Angkor Archaeological Park is amongst the most significant archaeological sites in Southeast Asia. The ancient complex spreads more than 400km2, including the spacious forested region in which the ancient remnants of the Khmer Empire (from the 9th to the 15th centuries) are magnificently preserved. The Park holds the renowned Temples of Angkor Wat, Angkor Thom, and Bayon. UNESCO has initiated thewide-range programs to protect the symbolic Angkor.

Angkor means “Capital City” or “Holy City” in the Khmer language. It was the capital city of the Khmer Empire between the 9th and the 15th centuries. The temple ruins of Angkor today are the representatives of the pinnacle of the Khmer architecture, civilization, and art. At the peak time, the Khmer Kings built lots of waterworks and grand temples, associated with the military, economy, and culture dominance. There are some significant milestones in the History of Angkor:

The First Century

The Angkorian civilization emerged in the 1st century CE. When Southeast Asia became a commercial hub with the grand trading network from Mediterranean to China, lots of Indian and Chinese merchants arrived in the regions that pushed the indigenous people to approach their culture, and the Indian culture was dominant, maybe via the attempts of Brahman priests. The whole region then followed the Indian culture, religion (Buddhism and Hinduism), political belief, law, writing and science.

820CE: The Dawn of Angkor

The first King of Angkorian era was Jayavarman I, a Khmer prince that came back to Cambodia around 790CE. This king had a ‘god-king’ rite that made his ‘universal kingship’ legal via the formation of the royal linga cult. The linga worshipping was predominant to Angkorian kingship, religion, architecture, and art for decades. Then, 820CE marked the beginning of the Angkor.

The Khmer Empire at Angkor

The Angkorian time witnessed the expansion of territory, commerce, and politics in Cambodia. Some significant monuments were built like Banteay Srey, Ta Keo, West Baray, and Baphuon. When it came to the era of King Suryavarman I, he led the Khmer to gain lots of valuable military victories. Such victory grew in some centuries later, until the regimes of King Suryavarman II, the Khmer Empire reached its political apex. Then, to commemorate the victorious time, Suryavarman II decided to construct Angkor’s most captivating architectural masterpiece – TheAngkor Wat, as well as some other spectacular monuments. Angkor Wat was functioned as the state temple or funerary temple of Suryavarman IIand was constructed between 1113 and 1150.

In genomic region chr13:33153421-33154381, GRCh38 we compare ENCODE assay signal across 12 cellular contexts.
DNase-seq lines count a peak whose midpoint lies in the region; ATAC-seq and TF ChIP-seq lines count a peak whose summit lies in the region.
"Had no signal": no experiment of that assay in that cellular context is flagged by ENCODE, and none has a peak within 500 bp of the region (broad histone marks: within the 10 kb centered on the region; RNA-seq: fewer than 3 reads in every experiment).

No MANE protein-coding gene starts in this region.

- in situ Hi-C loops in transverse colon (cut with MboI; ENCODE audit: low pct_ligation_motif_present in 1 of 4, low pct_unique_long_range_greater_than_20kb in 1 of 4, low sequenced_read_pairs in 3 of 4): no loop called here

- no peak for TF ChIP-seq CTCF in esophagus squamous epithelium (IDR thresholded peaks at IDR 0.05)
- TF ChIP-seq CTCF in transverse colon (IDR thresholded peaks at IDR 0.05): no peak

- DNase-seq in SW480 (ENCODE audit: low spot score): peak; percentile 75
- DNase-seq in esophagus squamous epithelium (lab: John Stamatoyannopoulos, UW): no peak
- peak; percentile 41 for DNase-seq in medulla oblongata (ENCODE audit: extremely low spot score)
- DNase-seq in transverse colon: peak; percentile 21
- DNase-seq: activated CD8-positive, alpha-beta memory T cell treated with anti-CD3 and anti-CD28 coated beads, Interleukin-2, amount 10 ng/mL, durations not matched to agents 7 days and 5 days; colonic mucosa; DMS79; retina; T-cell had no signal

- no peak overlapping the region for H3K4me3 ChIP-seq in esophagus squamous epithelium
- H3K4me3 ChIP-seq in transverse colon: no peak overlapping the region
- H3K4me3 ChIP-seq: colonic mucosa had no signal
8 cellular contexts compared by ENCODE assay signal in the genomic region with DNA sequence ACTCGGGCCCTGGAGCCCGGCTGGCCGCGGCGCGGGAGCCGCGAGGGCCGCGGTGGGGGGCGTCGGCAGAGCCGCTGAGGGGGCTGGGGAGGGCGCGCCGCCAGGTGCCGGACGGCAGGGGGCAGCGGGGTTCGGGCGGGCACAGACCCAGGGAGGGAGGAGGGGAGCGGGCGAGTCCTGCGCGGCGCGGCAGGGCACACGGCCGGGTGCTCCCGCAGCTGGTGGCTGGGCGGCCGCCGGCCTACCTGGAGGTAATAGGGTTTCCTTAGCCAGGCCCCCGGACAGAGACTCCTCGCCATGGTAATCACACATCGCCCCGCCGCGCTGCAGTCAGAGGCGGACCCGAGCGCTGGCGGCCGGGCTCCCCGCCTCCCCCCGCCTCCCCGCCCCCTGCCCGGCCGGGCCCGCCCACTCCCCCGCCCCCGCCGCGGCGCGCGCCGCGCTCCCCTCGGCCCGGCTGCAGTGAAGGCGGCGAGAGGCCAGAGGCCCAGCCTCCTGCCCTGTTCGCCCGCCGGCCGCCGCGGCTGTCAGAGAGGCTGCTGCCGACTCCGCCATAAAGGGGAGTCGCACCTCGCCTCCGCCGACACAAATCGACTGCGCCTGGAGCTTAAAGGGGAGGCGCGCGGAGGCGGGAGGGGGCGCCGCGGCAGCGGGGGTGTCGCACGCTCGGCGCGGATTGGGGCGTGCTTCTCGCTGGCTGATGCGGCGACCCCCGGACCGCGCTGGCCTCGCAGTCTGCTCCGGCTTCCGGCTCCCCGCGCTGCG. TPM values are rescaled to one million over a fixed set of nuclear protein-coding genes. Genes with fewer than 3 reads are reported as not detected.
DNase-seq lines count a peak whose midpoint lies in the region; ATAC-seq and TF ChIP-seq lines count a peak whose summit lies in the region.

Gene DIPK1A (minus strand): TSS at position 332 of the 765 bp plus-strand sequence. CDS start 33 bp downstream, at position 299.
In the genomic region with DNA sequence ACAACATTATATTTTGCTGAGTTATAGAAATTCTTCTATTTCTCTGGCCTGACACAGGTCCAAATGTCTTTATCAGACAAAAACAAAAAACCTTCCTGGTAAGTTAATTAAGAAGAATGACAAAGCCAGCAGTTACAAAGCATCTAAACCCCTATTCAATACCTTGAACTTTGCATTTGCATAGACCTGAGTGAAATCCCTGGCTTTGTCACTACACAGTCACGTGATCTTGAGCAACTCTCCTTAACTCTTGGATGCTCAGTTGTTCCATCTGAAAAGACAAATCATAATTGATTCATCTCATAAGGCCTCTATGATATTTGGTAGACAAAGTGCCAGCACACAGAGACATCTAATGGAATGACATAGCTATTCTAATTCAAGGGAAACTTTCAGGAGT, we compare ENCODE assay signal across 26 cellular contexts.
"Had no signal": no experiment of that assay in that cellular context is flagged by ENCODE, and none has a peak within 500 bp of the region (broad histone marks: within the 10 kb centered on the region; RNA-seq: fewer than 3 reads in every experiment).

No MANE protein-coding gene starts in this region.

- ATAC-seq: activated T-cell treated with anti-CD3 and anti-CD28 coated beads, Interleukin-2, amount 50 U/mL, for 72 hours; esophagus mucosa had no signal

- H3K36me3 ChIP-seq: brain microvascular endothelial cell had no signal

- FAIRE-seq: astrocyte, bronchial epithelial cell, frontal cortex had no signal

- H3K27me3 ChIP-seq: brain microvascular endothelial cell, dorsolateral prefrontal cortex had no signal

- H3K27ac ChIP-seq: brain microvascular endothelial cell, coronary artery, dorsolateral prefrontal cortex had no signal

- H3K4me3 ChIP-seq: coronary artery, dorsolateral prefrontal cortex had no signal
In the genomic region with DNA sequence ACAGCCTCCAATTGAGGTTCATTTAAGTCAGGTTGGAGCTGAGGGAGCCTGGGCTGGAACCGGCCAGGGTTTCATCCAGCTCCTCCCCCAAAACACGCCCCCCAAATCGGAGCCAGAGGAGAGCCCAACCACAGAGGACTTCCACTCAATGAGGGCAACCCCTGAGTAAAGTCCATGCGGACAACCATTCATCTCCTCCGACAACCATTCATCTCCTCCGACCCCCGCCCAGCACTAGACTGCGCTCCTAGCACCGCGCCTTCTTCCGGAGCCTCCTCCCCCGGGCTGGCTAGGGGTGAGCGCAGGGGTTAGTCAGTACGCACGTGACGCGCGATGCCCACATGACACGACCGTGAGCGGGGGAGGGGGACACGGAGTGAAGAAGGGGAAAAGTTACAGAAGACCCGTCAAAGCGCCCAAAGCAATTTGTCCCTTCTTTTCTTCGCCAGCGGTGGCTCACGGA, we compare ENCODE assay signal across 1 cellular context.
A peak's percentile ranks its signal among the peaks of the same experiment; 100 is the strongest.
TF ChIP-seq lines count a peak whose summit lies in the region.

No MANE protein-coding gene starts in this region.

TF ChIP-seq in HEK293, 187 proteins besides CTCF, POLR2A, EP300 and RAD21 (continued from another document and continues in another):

History said that once Suryavarman II had consolidatedhis political position via various effective military campaigns, domestic administration, and diplomacy, he began the construction of Angkor Wat as his private temple mausoleum. This brave King also broke the Khmer kings’ traditions that he intended to dedicate the temple to Vishnu rather than to Siva. Obviously, Angkor Wat had the half-a-mile-long wall on each side depicted with the Hindu cosmology. While the central towers indicated Mount Meru – the home of the Gods, the outer walls represented the mountains encompassing the world, and the moat embodied the beyond oceans. That was the meaningful architecture of Angkor Wat, due to the original idea of King Suryavarman II. Each carving in the Wat evolved the Khmer themes that the Gods, people, and celestial bodies were connected. This promoted the cosmological significance in the Khmer belief. Interestingly speaking, Suryavarman II ordered the walls of the temple to be decorated with bas-relief: the depiction was from both mythology and the real life of the King’s imperial court. For instance, there was a scene depicting the King was larger in size than other objects. He was sitting cross-legged on the elevated throne and was holding court. Meanwhile, the clusters of attendants in the court made the King easy and comfortable, thanks to the availability of some parasols and fans. In fact, each portrait on the walls of Angkor Wat reflected a special meaning that King Suryavarman IIwanted the later Khmer generation to discover and learn. The images in Angkor have been the big subjects for the international researchers to pore over.